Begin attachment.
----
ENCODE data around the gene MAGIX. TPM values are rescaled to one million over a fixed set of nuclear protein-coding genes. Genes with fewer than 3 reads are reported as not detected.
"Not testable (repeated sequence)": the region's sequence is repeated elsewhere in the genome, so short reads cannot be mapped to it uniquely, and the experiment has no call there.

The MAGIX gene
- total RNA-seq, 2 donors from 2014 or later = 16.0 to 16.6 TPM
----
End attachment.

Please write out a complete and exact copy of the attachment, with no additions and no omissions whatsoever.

ENCODE data around the gene MAGIX. TPM values are rescaled to one million over a fixed set of nuclear protein-coding genes. Genes with fewer than 3 reads are reported as not detected.
"Not testable (repeated sequence)": the region's sequence is repeated elsewhere in the genome, so short reads cannot be mapped to it uniquely, and the experiment has no call there.

The MAGIX gene
- total RNA-seq, 2 donors from 2014 or later = 16.0 to 16.6 TPM